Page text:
Cadmium Cell Primary Controls

A cadmium cell primary control consists of a primary control assembly operating in conjunction with a cadmium detection cell.

The cadmium detection cell is considered the most effective sensor used to monitor the burner flame. It consists of a light-sensitive photocell, a holder, and a cord assembly (see Figure 5-80). The surface of the detection cell is coated with cadmium sulfide and overlaid with a conductive grid. Electrodes attached to the detection cell are used to transmit an electrical signal to the primary control. The variable resistance of this surface to the presence of light (i.e., the burner flame) is used to actuate the flame detection circuit. When light is present (in the form of the burner flame), the resistance of the cadmium sulfide surface to the passage of electrical current is very low. Consequently, as long as the burner flame lasts, an electrical current will pass between the cadmium detection cell and the primary control unit, and the burner motor on cycle will continue operating. If the burner flame should fail or if ignition should fail to occur, the resistance of the cadmium sulfide surface to the passage of electrical current will be very high. This will interrupt the passage of the electrical current to the primary control and will cause the latter to shut off the burner motor.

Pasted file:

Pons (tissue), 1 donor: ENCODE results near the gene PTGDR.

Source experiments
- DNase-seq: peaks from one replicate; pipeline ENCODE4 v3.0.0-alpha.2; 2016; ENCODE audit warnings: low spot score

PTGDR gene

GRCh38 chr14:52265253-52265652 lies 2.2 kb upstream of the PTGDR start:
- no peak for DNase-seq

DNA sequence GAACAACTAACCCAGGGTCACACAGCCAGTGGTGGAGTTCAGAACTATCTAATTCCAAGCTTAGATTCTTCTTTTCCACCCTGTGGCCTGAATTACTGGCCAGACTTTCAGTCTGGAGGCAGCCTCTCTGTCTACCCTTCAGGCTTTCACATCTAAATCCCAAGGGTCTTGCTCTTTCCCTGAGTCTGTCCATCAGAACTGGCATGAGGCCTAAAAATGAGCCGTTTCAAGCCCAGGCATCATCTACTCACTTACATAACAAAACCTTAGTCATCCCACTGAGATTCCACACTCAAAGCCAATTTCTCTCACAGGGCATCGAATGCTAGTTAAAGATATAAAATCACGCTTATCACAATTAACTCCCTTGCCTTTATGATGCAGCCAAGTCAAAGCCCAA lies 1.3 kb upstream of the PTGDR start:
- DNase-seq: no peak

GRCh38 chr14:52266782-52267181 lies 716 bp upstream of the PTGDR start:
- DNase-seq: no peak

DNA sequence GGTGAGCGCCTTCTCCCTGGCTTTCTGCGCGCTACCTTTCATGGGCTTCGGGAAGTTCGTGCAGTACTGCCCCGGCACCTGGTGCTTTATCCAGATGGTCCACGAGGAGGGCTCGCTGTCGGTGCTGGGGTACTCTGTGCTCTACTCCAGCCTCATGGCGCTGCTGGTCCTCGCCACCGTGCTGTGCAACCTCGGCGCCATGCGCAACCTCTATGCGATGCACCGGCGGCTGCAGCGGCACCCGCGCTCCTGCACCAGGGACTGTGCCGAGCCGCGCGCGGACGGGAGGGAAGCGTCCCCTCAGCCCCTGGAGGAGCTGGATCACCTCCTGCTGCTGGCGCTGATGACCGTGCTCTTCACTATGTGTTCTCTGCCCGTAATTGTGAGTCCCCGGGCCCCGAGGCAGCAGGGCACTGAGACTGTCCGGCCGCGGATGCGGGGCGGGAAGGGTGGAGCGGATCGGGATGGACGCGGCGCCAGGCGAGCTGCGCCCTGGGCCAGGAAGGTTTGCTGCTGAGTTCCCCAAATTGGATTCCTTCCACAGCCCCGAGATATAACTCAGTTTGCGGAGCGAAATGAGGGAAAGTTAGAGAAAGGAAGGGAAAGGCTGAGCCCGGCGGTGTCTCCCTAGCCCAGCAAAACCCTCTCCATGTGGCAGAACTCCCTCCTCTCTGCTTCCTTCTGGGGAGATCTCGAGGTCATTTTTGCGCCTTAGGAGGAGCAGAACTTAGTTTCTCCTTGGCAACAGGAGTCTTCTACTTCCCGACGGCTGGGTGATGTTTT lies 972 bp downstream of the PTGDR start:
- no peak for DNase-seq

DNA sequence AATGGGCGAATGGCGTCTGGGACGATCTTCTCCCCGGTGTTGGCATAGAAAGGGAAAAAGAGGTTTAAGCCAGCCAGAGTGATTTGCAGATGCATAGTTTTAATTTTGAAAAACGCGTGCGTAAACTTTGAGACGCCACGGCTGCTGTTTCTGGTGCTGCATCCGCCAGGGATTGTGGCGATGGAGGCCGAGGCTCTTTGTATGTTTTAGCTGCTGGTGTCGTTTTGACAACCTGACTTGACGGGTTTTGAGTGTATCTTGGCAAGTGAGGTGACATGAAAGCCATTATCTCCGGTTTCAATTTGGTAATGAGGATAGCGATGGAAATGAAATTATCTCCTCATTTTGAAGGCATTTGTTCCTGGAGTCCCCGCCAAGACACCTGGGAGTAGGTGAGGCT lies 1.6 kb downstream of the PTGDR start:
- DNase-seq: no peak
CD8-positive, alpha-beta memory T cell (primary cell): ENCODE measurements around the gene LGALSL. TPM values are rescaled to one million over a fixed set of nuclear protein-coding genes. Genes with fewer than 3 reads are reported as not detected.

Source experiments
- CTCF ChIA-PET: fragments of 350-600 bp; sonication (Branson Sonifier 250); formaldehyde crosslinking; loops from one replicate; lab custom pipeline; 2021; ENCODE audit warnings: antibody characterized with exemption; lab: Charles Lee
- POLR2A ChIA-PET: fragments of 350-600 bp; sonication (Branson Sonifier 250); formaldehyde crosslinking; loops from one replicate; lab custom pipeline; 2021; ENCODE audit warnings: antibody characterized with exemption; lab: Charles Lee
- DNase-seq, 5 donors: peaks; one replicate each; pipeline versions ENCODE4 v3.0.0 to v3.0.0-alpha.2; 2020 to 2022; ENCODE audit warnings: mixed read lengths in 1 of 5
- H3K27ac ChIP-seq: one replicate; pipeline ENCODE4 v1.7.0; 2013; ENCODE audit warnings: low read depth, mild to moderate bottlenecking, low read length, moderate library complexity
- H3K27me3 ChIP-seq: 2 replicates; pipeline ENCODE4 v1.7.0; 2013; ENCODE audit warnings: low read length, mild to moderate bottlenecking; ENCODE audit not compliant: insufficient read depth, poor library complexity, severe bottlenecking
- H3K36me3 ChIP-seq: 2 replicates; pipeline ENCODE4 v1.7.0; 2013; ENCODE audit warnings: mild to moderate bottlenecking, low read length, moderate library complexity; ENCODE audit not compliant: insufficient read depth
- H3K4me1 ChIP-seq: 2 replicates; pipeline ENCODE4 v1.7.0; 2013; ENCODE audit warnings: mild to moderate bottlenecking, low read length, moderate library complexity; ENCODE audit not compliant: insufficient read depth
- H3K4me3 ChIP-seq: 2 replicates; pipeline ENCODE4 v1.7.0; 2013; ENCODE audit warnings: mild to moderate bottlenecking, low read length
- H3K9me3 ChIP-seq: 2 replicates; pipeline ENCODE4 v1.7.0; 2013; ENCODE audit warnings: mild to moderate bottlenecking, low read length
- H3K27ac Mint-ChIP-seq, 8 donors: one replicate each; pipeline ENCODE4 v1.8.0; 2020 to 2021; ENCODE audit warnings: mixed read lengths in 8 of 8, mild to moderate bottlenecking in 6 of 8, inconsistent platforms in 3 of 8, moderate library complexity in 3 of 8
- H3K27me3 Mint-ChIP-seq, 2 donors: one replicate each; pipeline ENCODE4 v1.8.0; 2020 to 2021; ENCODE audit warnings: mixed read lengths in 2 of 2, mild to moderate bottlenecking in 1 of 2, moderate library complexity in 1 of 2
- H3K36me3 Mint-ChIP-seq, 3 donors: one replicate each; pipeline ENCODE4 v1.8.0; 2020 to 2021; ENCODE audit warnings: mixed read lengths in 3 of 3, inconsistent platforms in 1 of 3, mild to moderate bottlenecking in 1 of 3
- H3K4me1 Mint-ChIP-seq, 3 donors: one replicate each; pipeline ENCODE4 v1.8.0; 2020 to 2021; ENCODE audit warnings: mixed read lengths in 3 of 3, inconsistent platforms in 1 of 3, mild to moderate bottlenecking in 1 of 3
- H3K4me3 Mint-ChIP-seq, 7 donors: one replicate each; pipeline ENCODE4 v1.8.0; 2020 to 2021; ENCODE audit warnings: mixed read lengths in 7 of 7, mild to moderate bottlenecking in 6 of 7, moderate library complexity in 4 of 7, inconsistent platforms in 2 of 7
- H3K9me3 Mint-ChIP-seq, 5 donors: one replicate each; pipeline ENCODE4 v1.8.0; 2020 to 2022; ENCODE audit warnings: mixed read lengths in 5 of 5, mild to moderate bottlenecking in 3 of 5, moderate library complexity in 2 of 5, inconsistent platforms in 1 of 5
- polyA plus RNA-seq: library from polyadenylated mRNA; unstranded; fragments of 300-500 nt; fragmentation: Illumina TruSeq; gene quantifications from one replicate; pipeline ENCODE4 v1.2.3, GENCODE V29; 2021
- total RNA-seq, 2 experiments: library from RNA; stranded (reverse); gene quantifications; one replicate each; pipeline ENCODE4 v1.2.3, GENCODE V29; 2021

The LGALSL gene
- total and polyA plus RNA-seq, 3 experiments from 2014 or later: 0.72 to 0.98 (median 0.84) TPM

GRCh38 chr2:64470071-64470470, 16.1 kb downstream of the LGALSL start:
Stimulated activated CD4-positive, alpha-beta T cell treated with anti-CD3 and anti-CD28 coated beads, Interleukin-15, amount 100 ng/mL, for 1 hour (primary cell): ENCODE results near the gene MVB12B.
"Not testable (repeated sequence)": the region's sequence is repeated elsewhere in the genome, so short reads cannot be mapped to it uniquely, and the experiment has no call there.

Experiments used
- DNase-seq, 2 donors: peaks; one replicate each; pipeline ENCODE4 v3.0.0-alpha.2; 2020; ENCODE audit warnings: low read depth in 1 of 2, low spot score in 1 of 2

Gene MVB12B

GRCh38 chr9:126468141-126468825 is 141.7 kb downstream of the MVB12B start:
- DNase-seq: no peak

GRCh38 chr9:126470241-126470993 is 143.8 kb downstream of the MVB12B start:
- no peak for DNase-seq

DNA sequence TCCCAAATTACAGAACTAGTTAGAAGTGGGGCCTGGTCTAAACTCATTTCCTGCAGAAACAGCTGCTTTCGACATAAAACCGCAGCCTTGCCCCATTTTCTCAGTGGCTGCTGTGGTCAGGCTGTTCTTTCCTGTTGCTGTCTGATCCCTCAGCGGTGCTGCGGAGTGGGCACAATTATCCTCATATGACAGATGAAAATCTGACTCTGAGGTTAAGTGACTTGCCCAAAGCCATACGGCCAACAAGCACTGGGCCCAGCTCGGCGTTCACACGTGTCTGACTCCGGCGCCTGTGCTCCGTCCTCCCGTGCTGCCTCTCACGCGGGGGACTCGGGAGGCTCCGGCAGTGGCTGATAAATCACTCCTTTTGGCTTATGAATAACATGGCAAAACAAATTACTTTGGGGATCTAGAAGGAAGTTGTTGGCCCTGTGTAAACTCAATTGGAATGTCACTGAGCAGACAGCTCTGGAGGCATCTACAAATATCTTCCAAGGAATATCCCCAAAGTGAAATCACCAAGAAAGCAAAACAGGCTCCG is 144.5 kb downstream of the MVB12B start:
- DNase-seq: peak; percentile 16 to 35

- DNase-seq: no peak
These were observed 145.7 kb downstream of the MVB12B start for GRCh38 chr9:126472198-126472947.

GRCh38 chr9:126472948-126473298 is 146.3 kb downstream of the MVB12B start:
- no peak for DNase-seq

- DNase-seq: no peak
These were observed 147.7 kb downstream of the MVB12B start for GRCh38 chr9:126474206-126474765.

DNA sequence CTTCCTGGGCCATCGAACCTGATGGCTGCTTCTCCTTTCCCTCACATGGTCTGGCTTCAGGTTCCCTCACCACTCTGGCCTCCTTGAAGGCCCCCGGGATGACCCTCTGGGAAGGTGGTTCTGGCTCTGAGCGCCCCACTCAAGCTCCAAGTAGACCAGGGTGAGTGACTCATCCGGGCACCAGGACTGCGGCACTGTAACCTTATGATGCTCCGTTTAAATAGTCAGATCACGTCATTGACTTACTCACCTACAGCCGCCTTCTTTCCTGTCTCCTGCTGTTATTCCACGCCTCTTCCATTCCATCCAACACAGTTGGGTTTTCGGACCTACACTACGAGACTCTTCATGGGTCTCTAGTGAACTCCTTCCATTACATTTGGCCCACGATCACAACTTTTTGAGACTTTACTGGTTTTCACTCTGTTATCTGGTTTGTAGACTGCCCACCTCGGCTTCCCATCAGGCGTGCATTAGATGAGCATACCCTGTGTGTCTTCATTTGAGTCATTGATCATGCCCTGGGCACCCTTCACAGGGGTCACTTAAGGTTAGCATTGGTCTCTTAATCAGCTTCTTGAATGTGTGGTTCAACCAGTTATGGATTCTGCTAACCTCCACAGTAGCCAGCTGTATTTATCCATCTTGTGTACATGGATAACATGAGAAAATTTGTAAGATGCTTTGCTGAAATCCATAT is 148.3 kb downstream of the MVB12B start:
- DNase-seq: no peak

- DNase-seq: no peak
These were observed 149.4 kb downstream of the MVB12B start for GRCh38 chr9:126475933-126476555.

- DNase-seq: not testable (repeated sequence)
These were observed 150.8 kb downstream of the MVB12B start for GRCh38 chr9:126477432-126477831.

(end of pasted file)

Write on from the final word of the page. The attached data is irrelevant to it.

The detection cell is mounted inside the burner air tube so that it faces the burner flame (see Figure 5-81). The exact location of the detection cell is determined by the oil burner manufacturer and dictated by the design of the oil burner. In any event, the detection cell must be placed so that it views the burner flame directly. The fact that the detection cell responds to any light source means that it must be located where its surface will be shielded from any form of direct or reflected external light. Moreover, the ambient temperature should be kept below 140°F because excessive temperatures can also cause the detection cell to malfunction.

Sometimes a malfunctioning oil burner will cause a heavy layer of soot to accumulate on the cell surface. The cell surface should be carefully wiped to remove the soot and restore full view of the oil flame. A damaged detection cell should be replaced.

The type of primary control used with a cadmium detection cell will depend on the type of controller voltage, the type of ignition system, and the length of safety switch timing required by the installation.

The Honeywell R8184G Protectorelay primary control shown in Figure 5-82 has a transformer included in the unit to supply 24-volt power to the control circuit. This is a low-voltage primary, and it requires a 24-volt thermostat. Other models are available that require a line voltage controller (see Figure 5-83).

The primaries illustrated in Figures 5-82 and 5-83 are designed for use with nonrecycling constant-ignition oil burners. Automatic recycling control of an intermittent-ignition oil burner can be obtained by using the primary shown in Figure 5-84. The basic differences between the constant-ignition and intermittent-ignition systems can best be illustrated by the wiring diagrams shown in Figures 5-85 and 5-86. An intermittent-ignition system contains the same components as a constant-ignition system plus the following:

1. A interlock contact in the ignition circuit (T1).
2. An ignition timer heater (T).
3. An interlock contact (T2) in the circuit between the safety
switch heater (SS) and the ignition timer heater (T).

Safety switch timing can be 15, 30, 45, or 80 seconds depending on the manufacturer and model.